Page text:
The information shown in this article was correct at the time of publication. Articles are not routinely reviewed and as such are not updated. Please be aware the facts, circumstances or legal position may change after publication of the article.


CMC loses authorisation for multiple breaches of the rules

The Claims Management Regulator at the Ministry of Justice (MoJ) has published details of the action it has taken against Swansea-based claims management company (CMC) Falcon & Pointer Limited.

The MoJ has cancelled the company’s authorisation after the CMC was found to have made almost 40 million automated calls over a three month period to promote its payment protection insurance claims services. Automated calls are only permitted where the recipient has given express consent to receiving them, and including an option within the call to decline future marketing calls is not sufficient.

Falcon & Pointer also pressured clients into signing contracts, and took payments, without allowing the clients time to understand the contract terms.

The company was in fact in breach of as many as six sections of the Conduct of Authorised Persons Rules.

General Rule 2 requires companies to conduct themselves responsibly and with diligence. The company was in breach of four of the requirements of Rule 2: making reasonable attempts to establish the merits of a claim, making case specific representations on each claim, maintaining necessary records and establishing that leads from third parties have been legitimately obtained.

General Rule 5 simply asks that companies observe all applicable laws and regulations.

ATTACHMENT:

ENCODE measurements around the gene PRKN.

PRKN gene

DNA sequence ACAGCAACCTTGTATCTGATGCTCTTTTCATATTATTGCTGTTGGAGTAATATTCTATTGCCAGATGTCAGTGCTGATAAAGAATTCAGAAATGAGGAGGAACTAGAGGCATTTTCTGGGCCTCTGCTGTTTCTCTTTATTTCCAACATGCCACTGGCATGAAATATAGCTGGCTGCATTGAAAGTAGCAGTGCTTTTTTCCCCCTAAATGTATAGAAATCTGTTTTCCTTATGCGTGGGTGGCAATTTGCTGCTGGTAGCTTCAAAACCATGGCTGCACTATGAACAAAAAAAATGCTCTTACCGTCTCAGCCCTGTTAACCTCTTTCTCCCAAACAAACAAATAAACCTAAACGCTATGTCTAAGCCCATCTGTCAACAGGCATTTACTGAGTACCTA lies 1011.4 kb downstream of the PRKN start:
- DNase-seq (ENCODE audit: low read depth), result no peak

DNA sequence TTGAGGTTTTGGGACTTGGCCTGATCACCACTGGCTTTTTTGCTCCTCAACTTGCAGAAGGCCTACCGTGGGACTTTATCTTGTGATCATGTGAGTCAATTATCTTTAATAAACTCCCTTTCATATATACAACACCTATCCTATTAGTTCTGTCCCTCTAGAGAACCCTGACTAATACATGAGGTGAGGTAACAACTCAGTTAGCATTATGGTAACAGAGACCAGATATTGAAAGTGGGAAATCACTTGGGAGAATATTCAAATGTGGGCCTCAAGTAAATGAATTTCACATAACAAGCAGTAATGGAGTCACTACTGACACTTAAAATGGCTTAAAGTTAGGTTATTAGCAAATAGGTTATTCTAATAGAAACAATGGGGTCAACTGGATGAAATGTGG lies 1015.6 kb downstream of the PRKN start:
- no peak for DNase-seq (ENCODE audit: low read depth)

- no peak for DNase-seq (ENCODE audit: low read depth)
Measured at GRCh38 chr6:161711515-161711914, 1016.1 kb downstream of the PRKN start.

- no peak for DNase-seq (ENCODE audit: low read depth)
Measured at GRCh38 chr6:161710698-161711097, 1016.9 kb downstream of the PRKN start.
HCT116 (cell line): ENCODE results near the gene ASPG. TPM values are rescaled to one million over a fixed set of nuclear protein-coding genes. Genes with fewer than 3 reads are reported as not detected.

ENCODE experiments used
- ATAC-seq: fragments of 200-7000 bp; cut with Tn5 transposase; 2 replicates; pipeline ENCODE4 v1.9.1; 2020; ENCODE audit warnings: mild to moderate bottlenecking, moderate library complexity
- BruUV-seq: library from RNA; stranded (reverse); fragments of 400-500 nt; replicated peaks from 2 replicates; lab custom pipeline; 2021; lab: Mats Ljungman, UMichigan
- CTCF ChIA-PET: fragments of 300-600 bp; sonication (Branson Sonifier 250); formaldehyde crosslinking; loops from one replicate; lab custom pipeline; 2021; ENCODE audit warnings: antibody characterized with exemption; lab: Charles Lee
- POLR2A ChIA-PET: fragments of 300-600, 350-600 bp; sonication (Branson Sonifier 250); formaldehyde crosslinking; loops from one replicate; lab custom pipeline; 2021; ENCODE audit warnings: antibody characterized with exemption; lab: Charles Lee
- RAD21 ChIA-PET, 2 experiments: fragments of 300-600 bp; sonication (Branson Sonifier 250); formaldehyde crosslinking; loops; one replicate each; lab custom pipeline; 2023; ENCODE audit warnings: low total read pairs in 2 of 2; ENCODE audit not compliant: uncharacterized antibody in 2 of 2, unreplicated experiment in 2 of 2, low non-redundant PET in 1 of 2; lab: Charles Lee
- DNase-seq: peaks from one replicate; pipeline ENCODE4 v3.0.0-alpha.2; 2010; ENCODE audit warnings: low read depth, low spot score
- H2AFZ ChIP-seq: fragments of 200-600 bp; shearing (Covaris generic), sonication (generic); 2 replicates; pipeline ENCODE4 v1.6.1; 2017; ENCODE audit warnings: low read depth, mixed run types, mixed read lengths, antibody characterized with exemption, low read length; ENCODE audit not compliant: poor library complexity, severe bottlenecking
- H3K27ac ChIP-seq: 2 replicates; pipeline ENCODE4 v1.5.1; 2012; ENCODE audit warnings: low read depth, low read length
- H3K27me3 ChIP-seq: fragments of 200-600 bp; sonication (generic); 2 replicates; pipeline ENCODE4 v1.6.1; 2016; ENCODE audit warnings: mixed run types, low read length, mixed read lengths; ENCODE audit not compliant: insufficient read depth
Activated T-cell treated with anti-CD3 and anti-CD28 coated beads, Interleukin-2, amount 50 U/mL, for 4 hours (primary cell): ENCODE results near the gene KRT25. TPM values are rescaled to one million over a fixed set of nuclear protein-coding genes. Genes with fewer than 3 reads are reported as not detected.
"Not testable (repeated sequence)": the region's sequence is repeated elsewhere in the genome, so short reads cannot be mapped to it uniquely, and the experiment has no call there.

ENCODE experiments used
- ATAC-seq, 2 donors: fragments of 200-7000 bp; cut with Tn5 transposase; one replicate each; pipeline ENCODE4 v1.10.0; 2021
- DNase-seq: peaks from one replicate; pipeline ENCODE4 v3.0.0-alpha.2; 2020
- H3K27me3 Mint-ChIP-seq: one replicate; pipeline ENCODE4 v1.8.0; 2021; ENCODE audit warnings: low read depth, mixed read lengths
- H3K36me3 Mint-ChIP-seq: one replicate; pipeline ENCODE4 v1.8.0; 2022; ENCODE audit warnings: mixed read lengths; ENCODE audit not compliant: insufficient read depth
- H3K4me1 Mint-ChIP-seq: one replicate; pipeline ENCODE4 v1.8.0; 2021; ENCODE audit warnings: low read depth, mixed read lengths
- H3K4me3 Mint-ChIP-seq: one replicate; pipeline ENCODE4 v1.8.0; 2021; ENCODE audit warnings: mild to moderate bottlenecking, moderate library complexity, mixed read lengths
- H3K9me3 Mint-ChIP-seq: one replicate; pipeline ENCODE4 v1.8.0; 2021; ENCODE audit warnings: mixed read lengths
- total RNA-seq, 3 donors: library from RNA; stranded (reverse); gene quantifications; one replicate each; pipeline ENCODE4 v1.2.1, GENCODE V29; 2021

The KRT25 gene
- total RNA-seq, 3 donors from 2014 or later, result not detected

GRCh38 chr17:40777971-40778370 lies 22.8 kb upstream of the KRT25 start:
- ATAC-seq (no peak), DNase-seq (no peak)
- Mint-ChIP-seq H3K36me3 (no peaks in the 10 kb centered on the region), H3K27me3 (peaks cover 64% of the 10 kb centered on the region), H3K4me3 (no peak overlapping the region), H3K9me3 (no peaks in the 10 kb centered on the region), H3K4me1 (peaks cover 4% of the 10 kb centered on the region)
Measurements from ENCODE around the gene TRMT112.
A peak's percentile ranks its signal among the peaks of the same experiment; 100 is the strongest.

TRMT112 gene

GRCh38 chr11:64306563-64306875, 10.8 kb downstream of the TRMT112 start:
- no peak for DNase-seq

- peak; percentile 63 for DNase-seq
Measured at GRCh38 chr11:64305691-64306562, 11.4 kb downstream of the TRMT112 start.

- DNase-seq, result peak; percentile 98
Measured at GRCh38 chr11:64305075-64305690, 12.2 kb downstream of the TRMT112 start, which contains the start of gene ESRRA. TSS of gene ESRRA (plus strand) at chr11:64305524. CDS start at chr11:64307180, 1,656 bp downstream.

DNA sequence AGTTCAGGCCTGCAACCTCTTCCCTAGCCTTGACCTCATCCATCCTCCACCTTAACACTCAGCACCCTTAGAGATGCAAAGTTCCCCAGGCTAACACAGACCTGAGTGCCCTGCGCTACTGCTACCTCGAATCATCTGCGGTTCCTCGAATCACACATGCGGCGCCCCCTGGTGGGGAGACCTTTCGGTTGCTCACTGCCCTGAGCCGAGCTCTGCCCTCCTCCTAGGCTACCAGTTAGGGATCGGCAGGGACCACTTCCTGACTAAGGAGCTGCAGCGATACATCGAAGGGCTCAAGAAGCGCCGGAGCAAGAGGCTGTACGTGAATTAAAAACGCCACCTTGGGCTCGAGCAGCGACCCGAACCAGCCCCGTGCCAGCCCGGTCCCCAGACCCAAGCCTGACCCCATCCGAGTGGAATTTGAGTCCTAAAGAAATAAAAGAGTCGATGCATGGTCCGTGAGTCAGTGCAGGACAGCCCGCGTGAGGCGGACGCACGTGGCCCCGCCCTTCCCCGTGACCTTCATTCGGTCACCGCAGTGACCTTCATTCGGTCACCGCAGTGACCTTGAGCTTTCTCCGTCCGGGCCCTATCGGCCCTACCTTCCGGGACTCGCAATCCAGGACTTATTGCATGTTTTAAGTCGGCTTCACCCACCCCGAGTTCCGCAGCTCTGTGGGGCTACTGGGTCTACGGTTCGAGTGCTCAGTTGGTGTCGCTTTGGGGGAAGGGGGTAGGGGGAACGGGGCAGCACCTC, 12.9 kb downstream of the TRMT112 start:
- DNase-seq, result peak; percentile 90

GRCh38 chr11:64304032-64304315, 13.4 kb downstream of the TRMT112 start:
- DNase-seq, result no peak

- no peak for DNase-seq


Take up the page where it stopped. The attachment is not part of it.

Client Specific Rule 1b requires companies to ensure that their service meets the needs of the client.

Client Specific Rule 4 prohibits cold calling in person; and requires all marketing activity to comply with the Direct Marketing Association (DMA)’s Code and other DMA guidance.

Client Specific Rule 11 concerns contracts between CMCs and their clients. Requirements in this area include that contracts must be signed by the client, and that payment cannot be taken until the contract has been signed. Before a contract is agreed, the following information must be provided to the client in a durable medium:

• The risks of making a claim, including the risk of losing money, or the risk of being subject to legal action
• The nature of the service to be provided
• Any additional contracts, such as for insurance or loans, that the client will be requested to enter into
• The company’s charges, giving a cash example if this is calculated on a percentage basis
• Details of any referral fees paid

Finally, Client Specific Rule 16 requires companies to allow clients to exit contracts at any time. Any charge levied on withdrawal must be reasonable and must reflect the work undertaken by the company on the client’s behalf.

Kevin Rousell, head of the Claims Management Regulator, said:

“Falcon & Pointer has demonstrated the worst excesses of the industry. This firm clearly set out to plague the public and rip off consumers. They ignored warnings by us and the Information Commissioner’s Office, and today have had their licence revoked as a result of that wilful ignorance.”

The Government is proposing new legislation that will make it illegal for companies to hide their number when making marketing calls. Any breach of the proposed new law would result in a fine of up to £500,000.

The information shown in this article was correct at the time of publication. Articles are not routinely reviewed and as such are not updated. Please be aware the facts, circumstances or legal position may change after publication of the article.


Adviser trade body calls for firms to have an independent FOS appeals process

Financial advisers’ trade association the Association of Professional Financial Advisers (APFA) has called for authorised firms to be allowed to appeal Financial Ombudsman Service (FOS) decisions to an independent body.
At present, if a firm has a complaint upheld against them by an FOS adjudicator, then their only option is to appeal to an ombudsman at the FOS, i.e. another employee of the same organisation.